April 27, 2015, architect Ed Mazria gave the 19th annual Wege Lecture urging Grand Rapids to join Architecture 2030, the program he founded in 2006 to cut carbon emissions from buildings in half by 2030. Noting that 50% of the energy in the U.S. is consumed by buildings and 75% of all greenhouse gases come from urban centers, Mazria’s environmental mission targets cities.
The day after Mazria’s Wege Lecture, the city of Grand Rapids began the process that would qualify it to be named a 2030 city by the end of the year. Mayor George Heartwell and his fellow city leaders were not daunted by the fact that the first 11 cities took a lot longer than eight months to sign up the necessary private and public building owners. He credited The Wege Foundation for its generous grant to the West Michigan chapter of the United States Green Building Council that helped grease the skids to make the city’s December goal happen.
In a press conference announcing that Grand Rapids had qualified as the 12th 2030 city in the country, Mayor Heartwell made it clear the “spirit of Peter Wege” was happily present. The collaborative action by local private and public building owners committing 10 million square feet of buildings to 2030 exemplified the way Peter liked to see things get done.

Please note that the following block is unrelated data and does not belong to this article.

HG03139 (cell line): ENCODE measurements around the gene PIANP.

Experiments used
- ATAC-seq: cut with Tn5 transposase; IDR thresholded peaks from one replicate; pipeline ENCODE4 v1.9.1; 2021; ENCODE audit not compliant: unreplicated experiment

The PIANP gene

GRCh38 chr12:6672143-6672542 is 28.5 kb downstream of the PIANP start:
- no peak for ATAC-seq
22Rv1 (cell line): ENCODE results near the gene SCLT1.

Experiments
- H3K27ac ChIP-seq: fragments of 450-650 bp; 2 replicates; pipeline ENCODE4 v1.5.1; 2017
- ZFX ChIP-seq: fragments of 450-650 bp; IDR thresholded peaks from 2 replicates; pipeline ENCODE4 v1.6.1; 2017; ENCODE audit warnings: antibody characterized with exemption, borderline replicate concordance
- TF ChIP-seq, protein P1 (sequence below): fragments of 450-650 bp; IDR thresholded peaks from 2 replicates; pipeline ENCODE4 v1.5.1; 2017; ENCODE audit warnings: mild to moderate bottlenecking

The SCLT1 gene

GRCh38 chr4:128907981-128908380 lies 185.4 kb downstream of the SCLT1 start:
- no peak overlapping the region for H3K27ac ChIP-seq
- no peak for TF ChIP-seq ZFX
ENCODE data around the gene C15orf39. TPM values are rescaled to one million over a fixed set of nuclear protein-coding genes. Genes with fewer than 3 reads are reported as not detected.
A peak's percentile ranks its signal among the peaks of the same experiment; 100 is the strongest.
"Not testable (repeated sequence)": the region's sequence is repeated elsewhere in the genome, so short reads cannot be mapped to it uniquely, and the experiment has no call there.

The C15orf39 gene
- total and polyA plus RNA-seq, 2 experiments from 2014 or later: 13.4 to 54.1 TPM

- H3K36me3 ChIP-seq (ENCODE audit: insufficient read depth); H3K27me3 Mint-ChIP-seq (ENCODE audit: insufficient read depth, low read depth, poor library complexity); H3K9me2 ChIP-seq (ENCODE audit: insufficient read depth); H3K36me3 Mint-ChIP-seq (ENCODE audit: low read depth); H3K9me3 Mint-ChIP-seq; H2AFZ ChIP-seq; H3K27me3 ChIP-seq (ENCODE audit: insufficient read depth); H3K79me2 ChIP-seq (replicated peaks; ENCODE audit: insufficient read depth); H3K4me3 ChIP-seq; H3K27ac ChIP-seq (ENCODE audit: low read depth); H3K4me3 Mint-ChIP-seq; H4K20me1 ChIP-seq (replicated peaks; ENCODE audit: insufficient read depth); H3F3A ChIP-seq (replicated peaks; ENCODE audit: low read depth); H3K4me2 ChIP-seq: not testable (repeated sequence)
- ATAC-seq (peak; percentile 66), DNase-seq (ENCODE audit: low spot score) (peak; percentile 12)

The significance of holding the press conference at the Grand Rapids Art Museum reinforced Mayor Heartwell’s comments. Peter Wege was the moving force behind this first U.S.G.B.A. museum in the world. And while the GRAM board offered to rename it for Wege, the response was vintage Peter. “This museum belongs to the people of Grand Rapids and that is how the name will stay.”
Now GRAM sits in the heart of the 12th city in the United States to fight global climate change by signing on to 2030.
In the Grand Rapids Art Museum in mid-December, 2015, Mayor George Heartwell announced Grand Rapids has just been named the 12th 2030 city in the nation qualifying in record time.